Principle – I Motivate
This principle describes how motivation in a group is important. This directly relates to the principle I chose from the first session, which was the law of magnetism. I feel like this is often overlooked, but important as once the team morale is down, nobody feels like they have to take responsibility for whatever task they are doing. Great leaders need to motivate their team so they can work more effectively and efficiently. I chose this principle as I believe that I must improve myself and think of the reason I am doing whatever task I have. If I can’t find a reason for what I am doing, I will know that most people that I am leading also are not motivated (as there is no clear goal). Also, I realized that I need to change my leadership mindset first before I lead people, which also connects to the principle I chose for the third session. I will use this in leadership activities by thinking of goals and the reason we want to do a task, and then starting on it. By doing this, I will be motivating both myself and my team and we will accomplish tasks a lot quicker than possible.
How do vibrations coming from music affect the rate of plant growth?
This is my PowerPoint: TALONS talk
If you have any questions, feel free to comment on my post!
Hello and thank you for choosing to click on my blog post!
My name is Amin, and for my in-depth project this year, I decided to learn the “art” of watercolor painting. I started off knowing NOTHING about watercolor, but with the help of my partner, Simran, and my mentor, Nina, I was able to improve my techniques and learn new skills. For my final presentation, I decided to make 5 different paintings and show a time-lapse video of the painting progress.
Have fun looking through my presentation!
(Please click the View Original button if you are only able to see the left half of the videos. Thank you.)
Man on Boat
We’ll miss you Mr. Morris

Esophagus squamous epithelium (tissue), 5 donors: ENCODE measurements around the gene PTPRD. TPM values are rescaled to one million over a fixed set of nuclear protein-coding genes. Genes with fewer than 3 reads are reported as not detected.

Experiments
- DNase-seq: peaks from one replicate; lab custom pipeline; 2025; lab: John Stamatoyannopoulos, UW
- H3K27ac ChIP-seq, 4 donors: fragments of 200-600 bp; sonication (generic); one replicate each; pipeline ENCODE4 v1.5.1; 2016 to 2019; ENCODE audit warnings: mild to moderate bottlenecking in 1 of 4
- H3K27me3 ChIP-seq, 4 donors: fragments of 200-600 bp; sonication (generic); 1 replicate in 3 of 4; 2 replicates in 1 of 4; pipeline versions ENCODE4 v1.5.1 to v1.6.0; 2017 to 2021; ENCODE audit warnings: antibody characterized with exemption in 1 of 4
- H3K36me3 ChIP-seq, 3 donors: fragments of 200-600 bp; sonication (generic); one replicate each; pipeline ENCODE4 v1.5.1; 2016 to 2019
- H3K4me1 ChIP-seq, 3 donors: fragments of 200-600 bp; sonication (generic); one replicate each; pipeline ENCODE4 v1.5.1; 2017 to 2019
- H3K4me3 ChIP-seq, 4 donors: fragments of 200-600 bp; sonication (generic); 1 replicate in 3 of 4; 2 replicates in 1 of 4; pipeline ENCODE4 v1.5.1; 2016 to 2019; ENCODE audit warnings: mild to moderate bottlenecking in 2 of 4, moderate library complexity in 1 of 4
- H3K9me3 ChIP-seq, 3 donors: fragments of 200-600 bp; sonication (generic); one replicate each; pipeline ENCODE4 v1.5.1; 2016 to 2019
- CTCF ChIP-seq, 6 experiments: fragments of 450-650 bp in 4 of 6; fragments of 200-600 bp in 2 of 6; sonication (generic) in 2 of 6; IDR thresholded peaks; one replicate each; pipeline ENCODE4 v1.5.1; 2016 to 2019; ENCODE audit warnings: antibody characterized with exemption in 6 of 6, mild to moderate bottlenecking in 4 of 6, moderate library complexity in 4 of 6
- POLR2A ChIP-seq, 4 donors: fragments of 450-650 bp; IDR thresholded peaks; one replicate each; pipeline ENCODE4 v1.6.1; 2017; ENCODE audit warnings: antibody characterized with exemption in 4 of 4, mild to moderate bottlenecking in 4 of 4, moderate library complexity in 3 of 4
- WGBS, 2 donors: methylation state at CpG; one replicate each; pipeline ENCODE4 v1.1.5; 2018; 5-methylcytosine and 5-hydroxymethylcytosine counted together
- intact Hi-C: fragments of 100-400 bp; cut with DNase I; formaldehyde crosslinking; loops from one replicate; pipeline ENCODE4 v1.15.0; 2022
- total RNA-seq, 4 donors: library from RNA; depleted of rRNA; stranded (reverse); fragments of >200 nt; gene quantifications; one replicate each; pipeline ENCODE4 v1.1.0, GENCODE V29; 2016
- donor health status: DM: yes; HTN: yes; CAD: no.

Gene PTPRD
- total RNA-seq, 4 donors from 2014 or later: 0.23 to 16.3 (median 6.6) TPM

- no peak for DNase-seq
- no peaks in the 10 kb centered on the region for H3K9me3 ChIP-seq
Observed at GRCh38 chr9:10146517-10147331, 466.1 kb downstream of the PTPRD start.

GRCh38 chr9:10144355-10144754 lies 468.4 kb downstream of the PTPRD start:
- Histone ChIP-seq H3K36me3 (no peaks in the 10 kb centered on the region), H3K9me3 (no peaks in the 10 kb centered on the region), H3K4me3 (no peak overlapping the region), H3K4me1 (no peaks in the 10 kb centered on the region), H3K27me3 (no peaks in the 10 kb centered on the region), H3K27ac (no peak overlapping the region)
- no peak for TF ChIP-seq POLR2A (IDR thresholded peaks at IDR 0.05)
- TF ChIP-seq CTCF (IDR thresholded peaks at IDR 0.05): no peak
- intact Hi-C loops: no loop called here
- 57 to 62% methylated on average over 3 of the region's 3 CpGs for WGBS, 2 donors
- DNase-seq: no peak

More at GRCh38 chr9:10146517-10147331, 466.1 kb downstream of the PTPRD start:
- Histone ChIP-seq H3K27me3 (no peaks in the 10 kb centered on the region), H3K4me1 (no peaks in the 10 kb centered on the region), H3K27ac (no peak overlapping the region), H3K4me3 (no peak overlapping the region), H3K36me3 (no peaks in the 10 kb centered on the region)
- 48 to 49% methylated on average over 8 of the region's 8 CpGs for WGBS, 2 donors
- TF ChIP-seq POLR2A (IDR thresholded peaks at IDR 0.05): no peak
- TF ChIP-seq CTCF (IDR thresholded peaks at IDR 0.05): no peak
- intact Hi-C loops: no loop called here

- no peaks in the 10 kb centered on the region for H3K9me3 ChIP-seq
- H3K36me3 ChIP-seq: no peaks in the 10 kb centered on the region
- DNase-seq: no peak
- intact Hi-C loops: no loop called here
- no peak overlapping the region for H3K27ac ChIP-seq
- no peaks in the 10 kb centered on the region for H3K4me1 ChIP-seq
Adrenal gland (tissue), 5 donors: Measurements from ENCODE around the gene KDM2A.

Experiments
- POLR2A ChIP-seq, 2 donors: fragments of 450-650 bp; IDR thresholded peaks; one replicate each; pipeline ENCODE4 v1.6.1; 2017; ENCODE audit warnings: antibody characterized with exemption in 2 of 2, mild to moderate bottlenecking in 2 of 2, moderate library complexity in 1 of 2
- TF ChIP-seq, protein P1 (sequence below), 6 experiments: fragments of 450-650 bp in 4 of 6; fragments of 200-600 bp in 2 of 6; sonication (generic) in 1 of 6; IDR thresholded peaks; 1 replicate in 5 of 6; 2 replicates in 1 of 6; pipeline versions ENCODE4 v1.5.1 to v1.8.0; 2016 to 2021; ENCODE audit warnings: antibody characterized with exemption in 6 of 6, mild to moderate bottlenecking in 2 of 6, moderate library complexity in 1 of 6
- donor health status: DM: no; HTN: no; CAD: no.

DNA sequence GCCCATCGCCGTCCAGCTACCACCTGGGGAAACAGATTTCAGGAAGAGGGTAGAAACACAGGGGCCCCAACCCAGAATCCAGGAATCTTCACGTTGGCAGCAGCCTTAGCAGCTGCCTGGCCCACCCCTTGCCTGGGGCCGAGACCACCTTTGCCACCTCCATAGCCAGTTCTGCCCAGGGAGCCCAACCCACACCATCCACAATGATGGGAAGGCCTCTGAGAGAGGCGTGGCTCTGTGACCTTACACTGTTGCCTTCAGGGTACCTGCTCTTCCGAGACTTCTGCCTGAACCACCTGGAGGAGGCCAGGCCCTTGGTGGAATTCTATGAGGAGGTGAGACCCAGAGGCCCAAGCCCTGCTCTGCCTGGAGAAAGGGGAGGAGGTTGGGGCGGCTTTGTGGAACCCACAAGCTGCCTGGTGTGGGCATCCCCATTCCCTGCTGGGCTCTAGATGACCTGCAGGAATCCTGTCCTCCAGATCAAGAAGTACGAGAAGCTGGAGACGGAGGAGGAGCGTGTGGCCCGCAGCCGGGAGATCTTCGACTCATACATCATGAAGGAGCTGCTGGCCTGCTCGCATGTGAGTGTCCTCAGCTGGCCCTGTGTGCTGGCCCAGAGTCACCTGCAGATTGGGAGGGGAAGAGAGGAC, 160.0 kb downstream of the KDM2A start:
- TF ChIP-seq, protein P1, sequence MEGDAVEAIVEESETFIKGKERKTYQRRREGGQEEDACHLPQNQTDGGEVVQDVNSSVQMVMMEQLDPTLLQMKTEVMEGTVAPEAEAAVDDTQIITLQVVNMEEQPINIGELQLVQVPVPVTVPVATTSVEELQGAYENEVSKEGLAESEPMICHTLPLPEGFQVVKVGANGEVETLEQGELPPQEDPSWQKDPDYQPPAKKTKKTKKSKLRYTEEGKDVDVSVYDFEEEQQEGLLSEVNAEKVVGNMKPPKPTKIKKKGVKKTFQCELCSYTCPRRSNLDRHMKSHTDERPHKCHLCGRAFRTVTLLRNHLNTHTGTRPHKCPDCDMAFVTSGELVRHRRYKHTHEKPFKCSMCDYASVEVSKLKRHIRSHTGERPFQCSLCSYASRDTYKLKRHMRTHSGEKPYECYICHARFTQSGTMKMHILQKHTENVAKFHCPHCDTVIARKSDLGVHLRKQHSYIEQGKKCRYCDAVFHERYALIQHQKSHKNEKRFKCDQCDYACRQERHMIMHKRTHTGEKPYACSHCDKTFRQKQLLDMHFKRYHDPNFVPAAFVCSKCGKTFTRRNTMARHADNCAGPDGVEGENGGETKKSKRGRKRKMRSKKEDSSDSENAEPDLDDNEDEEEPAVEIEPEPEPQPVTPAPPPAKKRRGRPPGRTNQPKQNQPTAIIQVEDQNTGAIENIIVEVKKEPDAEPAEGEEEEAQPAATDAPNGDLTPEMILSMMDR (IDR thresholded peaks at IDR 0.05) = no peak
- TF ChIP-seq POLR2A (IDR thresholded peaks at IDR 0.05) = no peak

Please leave a comment if you have any questions, and thank you for joining me tonight!
1. An update on your progress since the last post #5 as well as a reflection on your mentor meetings online or over the phone.
Since my last blog post, Simran and I have been meeting my mentor via text. The reason we are not meeting through video calls is becuase my mentor is in Taiwan, and there is a 15-hour time difference which makes it hard for us to all be in a video call at the same time. Because both Simran and I don’t have much watercolor paper left, my mentor advised us to not practice our techniques on watercolor paper but instead on normal paper, although it might not look the best. I am currently spending my time practicing my techniques and thinking of what I want my final presentation to look like.
2. Describe how you are going to present and share your final post to our guests during our online In-depth Night on May 25th?
Although I am not 100% sure of what I want my final presentation to look like, one of my favorite ideas is where I will be cutting my remaining watercolor paper into smaller pieces and painting miniature paintings. I will then take photos of the miniature paintings and put them in a PowerPoint which then the viewers could look at. Because they will be miniature paintings, I will have to put lots of thought into how I want them to look like. I am very excited that everyone will be able to see my paintings, and can’t wait to till In-Depth night!
My ecological footprint was 10.05 Hecters. After comparing my footprint with the Canadian average and my peers, I realized that my ecological footprint was higher than average.